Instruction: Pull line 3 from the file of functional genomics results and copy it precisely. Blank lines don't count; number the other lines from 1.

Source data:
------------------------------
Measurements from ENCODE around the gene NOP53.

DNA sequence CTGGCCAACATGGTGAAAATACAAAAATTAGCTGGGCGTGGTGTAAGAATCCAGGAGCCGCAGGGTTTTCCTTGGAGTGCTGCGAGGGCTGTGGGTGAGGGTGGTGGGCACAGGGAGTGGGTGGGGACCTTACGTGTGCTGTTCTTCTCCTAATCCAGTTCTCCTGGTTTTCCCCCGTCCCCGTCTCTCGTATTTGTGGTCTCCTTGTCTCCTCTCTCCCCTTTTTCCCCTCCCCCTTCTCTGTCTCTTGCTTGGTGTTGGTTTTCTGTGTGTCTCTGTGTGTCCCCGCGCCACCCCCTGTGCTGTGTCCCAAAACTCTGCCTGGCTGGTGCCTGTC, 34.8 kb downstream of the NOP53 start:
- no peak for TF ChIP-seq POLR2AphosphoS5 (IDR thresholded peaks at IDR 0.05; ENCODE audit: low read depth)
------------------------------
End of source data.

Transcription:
- no peak for TF ChIP-seq POLR2AphosphoS5 (IDR thresholded peaks at IDR 0.05; ENCODE audit: low read depth)